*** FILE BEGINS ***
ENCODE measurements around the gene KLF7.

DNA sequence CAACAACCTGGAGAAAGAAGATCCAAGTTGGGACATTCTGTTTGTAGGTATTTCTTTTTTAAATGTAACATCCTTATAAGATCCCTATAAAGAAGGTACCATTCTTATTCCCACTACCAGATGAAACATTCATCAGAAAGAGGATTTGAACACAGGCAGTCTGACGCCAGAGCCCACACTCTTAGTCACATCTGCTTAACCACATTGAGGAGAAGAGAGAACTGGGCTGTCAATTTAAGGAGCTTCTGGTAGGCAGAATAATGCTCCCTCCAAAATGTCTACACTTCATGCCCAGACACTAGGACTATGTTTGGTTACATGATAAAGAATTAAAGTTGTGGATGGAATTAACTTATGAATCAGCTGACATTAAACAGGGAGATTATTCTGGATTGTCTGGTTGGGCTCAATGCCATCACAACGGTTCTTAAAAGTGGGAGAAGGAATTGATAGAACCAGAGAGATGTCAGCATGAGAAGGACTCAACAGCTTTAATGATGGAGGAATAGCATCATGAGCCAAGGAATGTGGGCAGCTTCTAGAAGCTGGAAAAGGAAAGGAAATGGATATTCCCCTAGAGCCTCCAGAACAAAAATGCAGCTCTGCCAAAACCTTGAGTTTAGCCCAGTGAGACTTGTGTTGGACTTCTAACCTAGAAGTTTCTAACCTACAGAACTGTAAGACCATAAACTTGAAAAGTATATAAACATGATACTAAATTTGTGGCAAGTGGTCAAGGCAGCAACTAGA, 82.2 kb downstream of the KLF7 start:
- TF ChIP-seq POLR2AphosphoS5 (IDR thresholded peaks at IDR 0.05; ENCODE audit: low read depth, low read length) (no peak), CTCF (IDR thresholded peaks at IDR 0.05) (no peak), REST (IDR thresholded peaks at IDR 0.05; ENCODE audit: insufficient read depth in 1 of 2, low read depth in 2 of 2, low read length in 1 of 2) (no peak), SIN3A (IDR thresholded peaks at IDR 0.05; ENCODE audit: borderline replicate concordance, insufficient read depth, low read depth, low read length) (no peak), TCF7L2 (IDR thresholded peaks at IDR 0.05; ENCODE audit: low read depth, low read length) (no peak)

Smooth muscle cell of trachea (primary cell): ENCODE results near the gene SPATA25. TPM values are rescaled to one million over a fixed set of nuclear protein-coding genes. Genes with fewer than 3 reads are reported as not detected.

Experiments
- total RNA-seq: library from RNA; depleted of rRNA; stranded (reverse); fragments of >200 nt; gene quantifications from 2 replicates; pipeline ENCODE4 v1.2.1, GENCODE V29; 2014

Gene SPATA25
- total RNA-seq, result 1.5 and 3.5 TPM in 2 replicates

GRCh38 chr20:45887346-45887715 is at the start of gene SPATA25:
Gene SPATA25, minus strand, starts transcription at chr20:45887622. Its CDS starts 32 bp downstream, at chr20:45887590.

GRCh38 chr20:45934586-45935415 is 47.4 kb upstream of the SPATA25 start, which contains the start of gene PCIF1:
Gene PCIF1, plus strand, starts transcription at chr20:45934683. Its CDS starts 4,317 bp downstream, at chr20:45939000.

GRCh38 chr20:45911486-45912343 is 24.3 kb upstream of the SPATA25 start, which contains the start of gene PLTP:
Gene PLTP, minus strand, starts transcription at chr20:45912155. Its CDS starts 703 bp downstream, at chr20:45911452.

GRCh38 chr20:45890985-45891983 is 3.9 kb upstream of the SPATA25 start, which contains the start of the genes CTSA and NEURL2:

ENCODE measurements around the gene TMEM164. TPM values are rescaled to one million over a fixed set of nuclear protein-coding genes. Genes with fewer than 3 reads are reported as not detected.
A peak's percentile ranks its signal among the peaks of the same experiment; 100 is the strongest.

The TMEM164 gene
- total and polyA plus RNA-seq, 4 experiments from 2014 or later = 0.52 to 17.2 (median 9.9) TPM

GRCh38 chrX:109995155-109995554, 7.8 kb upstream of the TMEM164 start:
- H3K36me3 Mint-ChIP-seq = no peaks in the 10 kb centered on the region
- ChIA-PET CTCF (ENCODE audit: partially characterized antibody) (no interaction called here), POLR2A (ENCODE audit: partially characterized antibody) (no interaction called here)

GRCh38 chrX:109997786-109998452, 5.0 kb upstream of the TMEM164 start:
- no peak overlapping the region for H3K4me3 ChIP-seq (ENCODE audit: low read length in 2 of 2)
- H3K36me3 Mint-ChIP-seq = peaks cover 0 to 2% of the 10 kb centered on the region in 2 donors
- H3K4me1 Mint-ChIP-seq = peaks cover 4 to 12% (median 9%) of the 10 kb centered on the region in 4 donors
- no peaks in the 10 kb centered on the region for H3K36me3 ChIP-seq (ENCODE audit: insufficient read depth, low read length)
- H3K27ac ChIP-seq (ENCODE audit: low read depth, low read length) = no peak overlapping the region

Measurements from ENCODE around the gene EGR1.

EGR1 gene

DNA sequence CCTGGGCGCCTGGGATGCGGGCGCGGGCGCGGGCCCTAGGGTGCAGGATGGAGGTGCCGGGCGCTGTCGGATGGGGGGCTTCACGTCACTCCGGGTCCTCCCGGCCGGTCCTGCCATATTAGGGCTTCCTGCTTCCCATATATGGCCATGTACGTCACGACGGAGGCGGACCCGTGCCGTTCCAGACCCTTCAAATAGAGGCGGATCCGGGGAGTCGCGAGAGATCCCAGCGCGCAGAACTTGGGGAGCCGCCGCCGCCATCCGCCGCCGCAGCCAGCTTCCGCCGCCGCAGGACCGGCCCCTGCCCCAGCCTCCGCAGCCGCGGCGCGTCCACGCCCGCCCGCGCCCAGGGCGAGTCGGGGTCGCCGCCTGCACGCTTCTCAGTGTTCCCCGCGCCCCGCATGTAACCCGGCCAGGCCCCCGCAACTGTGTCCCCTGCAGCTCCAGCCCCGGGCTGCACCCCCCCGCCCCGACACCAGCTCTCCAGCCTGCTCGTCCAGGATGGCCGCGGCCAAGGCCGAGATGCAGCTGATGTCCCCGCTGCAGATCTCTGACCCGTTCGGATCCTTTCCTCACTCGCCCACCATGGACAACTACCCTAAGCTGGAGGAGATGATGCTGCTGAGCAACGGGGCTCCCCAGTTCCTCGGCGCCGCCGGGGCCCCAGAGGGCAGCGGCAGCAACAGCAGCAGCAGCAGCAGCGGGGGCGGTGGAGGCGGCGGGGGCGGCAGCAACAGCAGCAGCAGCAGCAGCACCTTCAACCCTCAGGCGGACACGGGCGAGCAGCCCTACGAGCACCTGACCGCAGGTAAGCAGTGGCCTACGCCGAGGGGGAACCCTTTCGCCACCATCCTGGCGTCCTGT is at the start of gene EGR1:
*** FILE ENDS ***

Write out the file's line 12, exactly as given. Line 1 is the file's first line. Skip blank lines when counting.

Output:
Gene PCIF1, plus strand, starts transcription at chr20:45934683. Its CDS starts 4,317 bp downstream, at chr20:45939000.